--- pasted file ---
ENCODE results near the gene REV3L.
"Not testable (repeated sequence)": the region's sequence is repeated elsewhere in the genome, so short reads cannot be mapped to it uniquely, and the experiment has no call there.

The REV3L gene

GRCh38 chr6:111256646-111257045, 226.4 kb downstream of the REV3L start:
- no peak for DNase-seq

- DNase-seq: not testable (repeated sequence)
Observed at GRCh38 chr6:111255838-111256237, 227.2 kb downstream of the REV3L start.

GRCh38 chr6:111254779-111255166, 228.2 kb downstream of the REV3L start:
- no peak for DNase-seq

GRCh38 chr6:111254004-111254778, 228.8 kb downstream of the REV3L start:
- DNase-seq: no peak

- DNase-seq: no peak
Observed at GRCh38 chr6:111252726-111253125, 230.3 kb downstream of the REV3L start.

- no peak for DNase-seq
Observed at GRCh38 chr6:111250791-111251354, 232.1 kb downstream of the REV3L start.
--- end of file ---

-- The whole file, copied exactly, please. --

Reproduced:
ENCODE results near the gene REV3L.
"Not testable (repeated sequence)": the region's sequence is repeated elsewhere in the genome, so short reads cannot be mapped to it uniquely, and the experiment has no call there.

The REV3L gene

GRCh38 chr6:111256646-111257045, 226.4 kb downstream of the REV3L start:
- no peak for DNase-seq

- DNase-seq: not testable (repeated sequence)
Observed at GRCh38 chr6:111255838-111256237, 227.2 kb downstream of the REV3L start.

GRCh38 chr6:111254779-111255166, 228.2 kb downstream of the REV3L start:
- no peak for DNase-seq

GRCh38 chr6:111254004-111254778, 228.8 kb downstream of the REV3L start:
- DNase-seq: no peak

- DNase-seq: no peak
Observed at GRCh38 chr6:111252726-111253125, 230.3 kb downstream of the REV3L start.

- no peak for DNase-seq
Observed at GRCh38 chr6:111250791-111251354, 232.1 kb downstream of the REV3L start.